“We know of a very, very large Scottish charity that was compromised and the decision was made that the chief executive was sitting there saying you need to pay this ransom.
“We were insistent that they shouldn’t pay and luckily they listened to us which was heartening because we said if you pay we have no idea that isn’t the start of it.”
One of the main issues the men said they were coming up against was clients who felt they could save money by not updating their security systems.
They said people didn’t realise the value of cyber security until they were faced with a breach.
Mr Gordon added: “Businesses have progressed because of the technological revolution but people don’t think about what would happen if it all disappeared.
“If I lost seven years of HMRC records I would be in trouble. We are all the same. Just because you have digitised it people think it’s on a file on a server and that it’s OK.
Mr McKenzie said lawyers are on a “huge drive at the moment to go paperless”.
He said: “ For many lawyers paper-free is like an alien concept but there’s continuity. Paper is just not practice now. If I have a client that wants some information and I am at home or at a train station we live in a society now that expects immediate response. That information should be at our fingertips.”
And one of the problems that causes is ensuring that companies are transparent in terms of disclosing what they are doing with client’s data and how long they are holding it for.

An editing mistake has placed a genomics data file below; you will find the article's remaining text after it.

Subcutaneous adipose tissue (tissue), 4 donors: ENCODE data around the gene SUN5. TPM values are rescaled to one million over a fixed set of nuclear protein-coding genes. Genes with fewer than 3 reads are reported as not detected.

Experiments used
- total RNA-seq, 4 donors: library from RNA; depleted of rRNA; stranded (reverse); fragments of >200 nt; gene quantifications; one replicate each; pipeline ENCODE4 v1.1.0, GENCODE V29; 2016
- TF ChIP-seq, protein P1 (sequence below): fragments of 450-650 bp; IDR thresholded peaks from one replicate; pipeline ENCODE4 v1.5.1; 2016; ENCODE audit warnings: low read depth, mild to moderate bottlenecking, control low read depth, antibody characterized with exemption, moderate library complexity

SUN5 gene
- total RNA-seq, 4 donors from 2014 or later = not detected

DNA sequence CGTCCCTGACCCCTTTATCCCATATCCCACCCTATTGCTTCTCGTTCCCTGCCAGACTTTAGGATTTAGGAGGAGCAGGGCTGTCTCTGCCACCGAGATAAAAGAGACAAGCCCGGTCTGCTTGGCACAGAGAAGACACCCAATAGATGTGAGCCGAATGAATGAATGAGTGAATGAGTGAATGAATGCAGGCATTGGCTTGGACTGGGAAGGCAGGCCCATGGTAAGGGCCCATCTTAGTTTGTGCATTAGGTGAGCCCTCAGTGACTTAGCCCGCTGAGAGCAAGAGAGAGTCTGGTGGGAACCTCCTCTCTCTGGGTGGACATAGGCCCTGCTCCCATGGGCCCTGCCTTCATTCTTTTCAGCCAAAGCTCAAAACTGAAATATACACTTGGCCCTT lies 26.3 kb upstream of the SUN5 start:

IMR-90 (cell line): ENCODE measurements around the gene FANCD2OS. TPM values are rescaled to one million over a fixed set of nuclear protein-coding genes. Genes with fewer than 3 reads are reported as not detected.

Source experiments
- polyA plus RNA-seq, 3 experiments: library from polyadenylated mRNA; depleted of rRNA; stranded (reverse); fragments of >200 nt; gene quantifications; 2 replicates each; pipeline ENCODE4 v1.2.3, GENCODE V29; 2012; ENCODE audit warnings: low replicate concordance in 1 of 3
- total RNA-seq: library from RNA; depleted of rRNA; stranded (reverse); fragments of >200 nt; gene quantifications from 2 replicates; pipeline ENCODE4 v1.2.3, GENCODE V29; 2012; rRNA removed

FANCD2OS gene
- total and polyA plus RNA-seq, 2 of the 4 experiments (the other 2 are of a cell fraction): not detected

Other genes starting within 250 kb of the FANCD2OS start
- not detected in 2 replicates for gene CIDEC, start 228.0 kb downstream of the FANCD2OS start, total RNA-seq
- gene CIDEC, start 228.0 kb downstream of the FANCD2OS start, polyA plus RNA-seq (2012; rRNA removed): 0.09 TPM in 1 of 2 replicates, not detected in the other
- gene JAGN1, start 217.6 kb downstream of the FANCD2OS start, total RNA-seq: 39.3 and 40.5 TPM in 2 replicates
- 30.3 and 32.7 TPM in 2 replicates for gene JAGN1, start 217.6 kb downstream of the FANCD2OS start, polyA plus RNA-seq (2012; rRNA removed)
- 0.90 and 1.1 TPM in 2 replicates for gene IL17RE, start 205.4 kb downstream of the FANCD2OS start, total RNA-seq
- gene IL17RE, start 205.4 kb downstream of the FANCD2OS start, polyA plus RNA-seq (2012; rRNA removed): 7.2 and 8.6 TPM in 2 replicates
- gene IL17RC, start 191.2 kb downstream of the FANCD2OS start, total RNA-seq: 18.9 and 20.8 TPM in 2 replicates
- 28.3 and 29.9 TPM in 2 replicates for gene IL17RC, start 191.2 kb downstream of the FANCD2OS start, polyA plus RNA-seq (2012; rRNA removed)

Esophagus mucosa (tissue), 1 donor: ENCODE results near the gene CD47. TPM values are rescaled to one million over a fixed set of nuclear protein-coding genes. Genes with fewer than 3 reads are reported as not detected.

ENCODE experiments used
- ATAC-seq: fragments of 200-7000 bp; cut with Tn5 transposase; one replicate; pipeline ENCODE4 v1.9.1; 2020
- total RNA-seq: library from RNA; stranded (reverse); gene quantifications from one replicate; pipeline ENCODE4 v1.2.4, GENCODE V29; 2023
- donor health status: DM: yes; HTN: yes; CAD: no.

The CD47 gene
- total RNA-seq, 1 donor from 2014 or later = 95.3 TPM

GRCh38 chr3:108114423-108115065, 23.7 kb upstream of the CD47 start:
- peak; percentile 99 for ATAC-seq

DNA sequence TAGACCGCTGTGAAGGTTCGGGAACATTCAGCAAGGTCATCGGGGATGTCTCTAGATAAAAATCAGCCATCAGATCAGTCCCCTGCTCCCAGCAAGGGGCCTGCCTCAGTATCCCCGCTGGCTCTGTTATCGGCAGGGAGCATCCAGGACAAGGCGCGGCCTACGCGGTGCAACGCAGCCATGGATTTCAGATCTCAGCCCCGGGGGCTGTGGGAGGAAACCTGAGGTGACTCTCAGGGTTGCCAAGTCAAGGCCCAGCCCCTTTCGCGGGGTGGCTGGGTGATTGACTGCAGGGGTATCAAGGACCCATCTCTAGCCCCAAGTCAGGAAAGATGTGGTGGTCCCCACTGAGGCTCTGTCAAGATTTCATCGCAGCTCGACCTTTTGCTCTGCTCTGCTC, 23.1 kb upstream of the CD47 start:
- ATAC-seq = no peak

In May all firms are going to be expected to adhere to the General Data Protection Regulation (GDPR) which is aimed at making companies more accountable for the data they hold.
Mr McKenzie added: “GDPR is not making substantial changes to how we handle data. Firms will now just have to follow a few simple steps to show they are treating it properly.
“Firstly they have to show accountability, for example they may be required to show they have undergone training to ensure they have mitigated the risks that come with handling data. They need to be transparent which means they have to tell people more about what they are doing with their data and they have to give people more control over the data the company holds about them.”
Mr Gordon added: “You are going to see more and more private individuals who will ask how secure a company’s data policy is. For the likes of your large supermarket chains, for example, who hold data on how many people are in your family and if you like chocolate pudding or not, that will be really, really interesting. You will see individuals asking for that more.
“If you are not paying for a service you are classed as a product online because what you are signing up for is basically like saying ‘please click on these terms and conditions and I can use your data’.
“Most people of our generation, they know exactly what they are doing with their data.
“Their privacy settings are all locked down, they all use six digit pass codes in their phones etc etc. They are in a different space. But those who are not aware are at risk of falling into a trap. They should be concerned about what they are doing with their data. People need to be aware that once something is digitised you have lost control of it. No matter what you think.”
The problem then arises if you pay and the hackers know that you are an easy target